Maya Lin-Making the Memorial-Schuyler DeMarinis-Reading #10

The Vietnam Veterans Memorial created by Maya Lin 1982 originally as a class project turned out to be a pivotal point in designing of memorials. Lin describes making the proposal simply for herself and nobody else. She never even considered submitting it to the Vietnam Veterans Memorial Fund. Like the memorial apparently projects, it is meant to be a slash or cut into the earth. Lin describes it as a surface or the moment where light and dark meet. The blackness of the granite is not meant to be a color but a mirrored surface where you can experience a fallen soldiers name through yourself.

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Vietnam Veterans Memorial

   This idea of cutting away at the earth, memorializing the loss and pain of those who served for our country was new. Previously memorials were erected high and proudly, to commemorate those who gave their lives. By cutting into the earth and creating a void Lin is creating a space for visitors to mourn or experience emotion. Lin described this as “the memorial worked more on an emotional level than a formal level.” I think that this is an essential aspect for memorials in order for them to be successful to their visitors.

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National September 11 Memorial and Museum

   The National September 11 Memorial and Museum is another example of creating a void in the earth. This void happens to be in the center of one of the busiest cities on earth. The architects in this piece created a space where you can truly feel loss as the water flows deep into black whole in the city center. The names also bring a personal touch. There is always some criticism or critique on using names in memorials for any such reason that a person can make up. I find it to be successful.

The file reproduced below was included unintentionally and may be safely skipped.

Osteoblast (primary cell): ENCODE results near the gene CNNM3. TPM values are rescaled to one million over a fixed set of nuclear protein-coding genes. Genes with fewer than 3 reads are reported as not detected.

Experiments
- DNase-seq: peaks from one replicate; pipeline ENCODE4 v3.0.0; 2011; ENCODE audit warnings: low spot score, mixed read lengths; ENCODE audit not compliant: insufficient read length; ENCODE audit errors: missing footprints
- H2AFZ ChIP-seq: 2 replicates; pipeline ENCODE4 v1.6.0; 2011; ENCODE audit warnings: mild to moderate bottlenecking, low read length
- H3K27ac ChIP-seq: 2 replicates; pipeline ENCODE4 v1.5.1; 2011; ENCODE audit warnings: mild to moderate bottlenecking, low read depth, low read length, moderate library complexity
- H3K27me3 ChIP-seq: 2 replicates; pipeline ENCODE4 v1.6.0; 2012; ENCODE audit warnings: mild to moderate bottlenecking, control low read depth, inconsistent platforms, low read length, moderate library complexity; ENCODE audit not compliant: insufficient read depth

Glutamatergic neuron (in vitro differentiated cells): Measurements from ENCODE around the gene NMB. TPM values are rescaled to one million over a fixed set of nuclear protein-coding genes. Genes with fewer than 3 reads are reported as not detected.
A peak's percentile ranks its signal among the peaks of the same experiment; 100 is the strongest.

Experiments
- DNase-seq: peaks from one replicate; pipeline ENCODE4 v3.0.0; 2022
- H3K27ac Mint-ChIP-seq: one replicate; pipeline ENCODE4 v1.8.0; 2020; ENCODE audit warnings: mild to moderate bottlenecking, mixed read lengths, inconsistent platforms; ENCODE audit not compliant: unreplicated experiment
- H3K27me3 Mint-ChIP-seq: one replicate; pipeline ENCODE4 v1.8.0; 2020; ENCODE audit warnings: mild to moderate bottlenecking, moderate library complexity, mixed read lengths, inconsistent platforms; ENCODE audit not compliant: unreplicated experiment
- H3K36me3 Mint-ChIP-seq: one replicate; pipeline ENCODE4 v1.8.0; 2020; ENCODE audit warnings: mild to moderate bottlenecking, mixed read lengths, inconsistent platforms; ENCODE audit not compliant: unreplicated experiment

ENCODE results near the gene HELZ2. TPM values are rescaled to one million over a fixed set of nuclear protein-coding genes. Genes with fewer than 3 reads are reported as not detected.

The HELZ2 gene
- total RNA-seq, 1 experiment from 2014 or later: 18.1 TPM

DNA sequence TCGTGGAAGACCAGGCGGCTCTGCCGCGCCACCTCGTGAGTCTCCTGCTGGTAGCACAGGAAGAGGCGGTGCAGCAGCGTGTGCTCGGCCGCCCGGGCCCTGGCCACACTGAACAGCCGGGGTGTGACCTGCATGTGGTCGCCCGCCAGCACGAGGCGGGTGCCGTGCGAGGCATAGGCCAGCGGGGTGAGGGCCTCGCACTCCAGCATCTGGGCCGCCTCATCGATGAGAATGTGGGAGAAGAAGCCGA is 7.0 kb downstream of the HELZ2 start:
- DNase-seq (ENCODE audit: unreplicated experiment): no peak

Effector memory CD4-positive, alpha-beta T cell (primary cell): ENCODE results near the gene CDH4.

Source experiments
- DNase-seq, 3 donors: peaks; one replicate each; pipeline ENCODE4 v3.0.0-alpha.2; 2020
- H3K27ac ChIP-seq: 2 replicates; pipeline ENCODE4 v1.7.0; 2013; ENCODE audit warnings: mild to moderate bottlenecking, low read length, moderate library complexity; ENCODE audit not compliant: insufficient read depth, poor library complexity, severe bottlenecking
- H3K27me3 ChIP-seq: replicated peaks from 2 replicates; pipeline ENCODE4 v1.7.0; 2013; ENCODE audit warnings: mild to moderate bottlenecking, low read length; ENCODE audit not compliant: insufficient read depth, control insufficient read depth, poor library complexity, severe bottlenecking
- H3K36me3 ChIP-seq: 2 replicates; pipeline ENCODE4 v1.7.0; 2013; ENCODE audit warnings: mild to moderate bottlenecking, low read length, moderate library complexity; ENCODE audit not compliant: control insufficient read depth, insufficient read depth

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Memorial Rotunda at Yale

   Lin included names in her work initially because of the emotional response she got when visiting Yale’s Memorial Rotunda for the alumni killed in war. She describes it at the “power of the name.” I think the more we listen to these artist talk about their work the more we can understand and appreciate it for what it is, rather than find something that is wrong with it.

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Vietnam Veterans Memorial

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